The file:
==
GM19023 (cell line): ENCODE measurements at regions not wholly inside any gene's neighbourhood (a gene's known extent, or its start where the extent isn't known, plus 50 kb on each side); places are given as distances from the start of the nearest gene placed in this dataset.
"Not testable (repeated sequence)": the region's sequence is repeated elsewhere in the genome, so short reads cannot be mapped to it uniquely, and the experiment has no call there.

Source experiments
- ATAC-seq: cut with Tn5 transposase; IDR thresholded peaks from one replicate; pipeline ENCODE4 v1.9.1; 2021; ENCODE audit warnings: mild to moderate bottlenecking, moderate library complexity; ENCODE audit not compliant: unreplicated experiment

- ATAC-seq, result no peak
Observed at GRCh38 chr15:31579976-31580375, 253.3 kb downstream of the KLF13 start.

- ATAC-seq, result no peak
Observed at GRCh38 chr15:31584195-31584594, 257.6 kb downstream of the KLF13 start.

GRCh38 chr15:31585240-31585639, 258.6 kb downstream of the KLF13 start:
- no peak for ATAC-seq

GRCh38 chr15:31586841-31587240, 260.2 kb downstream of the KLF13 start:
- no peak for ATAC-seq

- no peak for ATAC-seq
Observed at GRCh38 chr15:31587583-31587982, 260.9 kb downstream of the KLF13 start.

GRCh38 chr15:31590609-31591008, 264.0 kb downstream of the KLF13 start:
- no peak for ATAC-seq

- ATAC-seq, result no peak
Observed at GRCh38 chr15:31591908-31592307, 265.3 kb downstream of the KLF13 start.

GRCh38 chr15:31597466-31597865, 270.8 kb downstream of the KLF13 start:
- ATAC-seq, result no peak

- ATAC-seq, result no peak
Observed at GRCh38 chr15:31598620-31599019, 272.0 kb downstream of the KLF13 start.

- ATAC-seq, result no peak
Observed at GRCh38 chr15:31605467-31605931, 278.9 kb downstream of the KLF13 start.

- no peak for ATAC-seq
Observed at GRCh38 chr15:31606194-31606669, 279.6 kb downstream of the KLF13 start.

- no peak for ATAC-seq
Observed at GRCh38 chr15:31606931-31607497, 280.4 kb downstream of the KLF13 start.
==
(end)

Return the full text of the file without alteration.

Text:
GM19023 (cell line): ENCODE measurements at regions not wholly inside any gene's neighbourhood (a gene's known extent, or its start where the extent isn't known, plus 50 kb on each side); places are given as distances from the start of the nearest gene placed in this dataset.
"Not testable (repeated sequence)": the region's sequence is repeated elsewhere in the genome, so short reads cannot be mapped to it uniquely, and the experiment has no call there.

Source experiments
- ATAC-seq: cut with Tn5 transposase; IDR thresholded peaks from one replicate; pipeline ENCODE4 v1.9.1; 2021; ENCODE audit warnings: mild to moderate bottlenecking, moderate library complexity; ENCODE audit not compliant: unreplicated experiment

- ATAC-seq, result no peak
Observed at GRCh38 chr15:31579976-31580375, 253.3 kb downstream of the KLF13 start.

- ATAC-seq, result no peak
Observed at GRCh38 chr15:31584195-31584594, 257.6 kb downstream of the KLF13 start.

GRCh38 chr15:31585240-31585639, 258.6 kb downstream of the KLF13 start:
- no peak for ATAC-seq

GRCh38 chr15:31586841-31587240, 260.2 kb downstream of the KLF13 start:
- no peak for ATAC-seq

- no peak for ATAC-seq
Observed at GRCh38 chr15:31587583-31587982, 260.9 kb downstream of the KLF13 start.

GRCh38 chr15:31590609-31591008, 264.0 kb downstream of the KLF13 start:
- no peak for ATAC-seq

- ATAC-seq, result no peak
Observed at GRCh38 chr15:31591908-31592307, 265.3 kb downstream of the KLF13 start.

GRCh38 chr15:31597466-31597865, 270.8 kb downstream of the KLF13 start:
- ATAC-seq, result no peak

- ATAC-seq, result no peak
Observed at GRCh38 chr15:31598620-31599019, 272.0 kb downstream of the KLF13 start.

- ATAC-seq, result no peak
Observed at GRCh38 chr15:31605467-31605931, 278.9 kb downstream of the KLF13 start.

- no peak for ATAC-seq
Observed at GRCh38 chr15:31606194-31606669, 279.6 kb downstream of the KLF13 start.

- no peak for ATAC-seq
Observed at GRCh38 chr15:31606931-31607497, 280.4 kb downstream of the KLF13 start.